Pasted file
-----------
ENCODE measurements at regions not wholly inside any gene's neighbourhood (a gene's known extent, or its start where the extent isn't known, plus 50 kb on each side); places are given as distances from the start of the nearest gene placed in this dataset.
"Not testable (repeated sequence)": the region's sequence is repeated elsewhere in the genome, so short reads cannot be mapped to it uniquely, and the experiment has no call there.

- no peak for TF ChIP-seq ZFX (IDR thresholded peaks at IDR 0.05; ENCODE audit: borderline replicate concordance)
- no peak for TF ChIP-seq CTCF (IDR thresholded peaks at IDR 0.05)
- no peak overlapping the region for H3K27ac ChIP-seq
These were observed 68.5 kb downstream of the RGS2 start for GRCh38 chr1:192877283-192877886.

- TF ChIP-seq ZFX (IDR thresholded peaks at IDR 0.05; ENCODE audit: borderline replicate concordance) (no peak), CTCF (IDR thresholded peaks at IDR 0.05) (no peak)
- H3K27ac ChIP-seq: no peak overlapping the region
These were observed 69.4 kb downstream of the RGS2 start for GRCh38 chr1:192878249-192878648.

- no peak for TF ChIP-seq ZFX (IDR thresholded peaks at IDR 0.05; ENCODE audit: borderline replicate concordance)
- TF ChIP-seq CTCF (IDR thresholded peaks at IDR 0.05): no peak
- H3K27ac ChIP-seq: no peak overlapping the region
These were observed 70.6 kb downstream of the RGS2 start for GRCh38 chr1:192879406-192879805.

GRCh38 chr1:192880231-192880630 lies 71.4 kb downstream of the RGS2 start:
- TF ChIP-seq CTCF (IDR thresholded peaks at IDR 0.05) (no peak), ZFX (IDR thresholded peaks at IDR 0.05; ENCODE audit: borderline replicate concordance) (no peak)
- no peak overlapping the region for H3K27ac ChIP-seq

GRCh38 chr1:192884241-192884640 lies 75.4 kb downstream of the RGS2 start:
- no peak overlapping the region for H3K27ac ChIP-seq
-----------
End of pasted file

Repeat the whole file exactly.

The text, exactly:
ENCODE measurements at regions not wholly inside any gene's neighbourhood (a gene's known extent, or its start where the extent isn't known, plus 50 kb on each side); places are given as distances from the start of the nearest gene placed in this dataset.
"Not testable (repeated sequence)": the region's sequence is repeated elsewhere in the genome, so short reads cannot be mapped to it uniquely, and the experiment has no call there.

- no peak for TF ChIP-seq ZFX (IDR thresholded peaks at IDR 0.05; ENCODE audit: borderline replicate concordance)
- no peak for TF ChIP-seq CTCF (IDR thresholded peaks at IDR 0.05)
- no peak overlapping the region for H3K27ac ChIP-seq
These were observed 68.5 kb downstream of the RGS2 start for GRCh38 chr1:192877283-192877886.

- TF ChIP-seq ZFX (IDR thresholded peaks at IDR 0.05; ENCODE audit: borderline replicate concordance) (no peak), CTCF (IDR thresholded peaks at IDR 0.05) (no peak)
- H3K27ac ChIP-seq: no peak overlapping the region
These were observed 69.4 kb downstream of the RGS2 start for GRCh38 chr1:192878249-192878648.

- no peak for TF ChIP-seq ZFX (IDR thresholded peaks at IDR 0.05; ENCODE audit: borderline replicate concordance)
- TF ChIP-seq CTCF (IDR thresholded peaks at IDR 0.05): no peak
- H3K27ac ChIP-seq: no peak overlapping the region
These were observed 70.6 kb downstream of the RGS2 start for GRCh38 chr1:192879406-192879805.

GRCh38 chr1:192880231-192880630 lies 71.4 kb downstream of the RGS2 start:
- TF ChIP-seq CTCF (IDR thresholded peaks at IDR 0.05) (no peak), ZFX (IDR thresholded peaks at IDR 0.05; ENCODE audit: borderline replicate concordance) (no peak)
- no peak overlapping the region for H3K27ac ChIP-seq

GRCh38 chr1:192884241-192884640 lies 75.4 kb downstream of the RGS2 start:
- no peak overlapping the region for H3K27ac ChIP-seq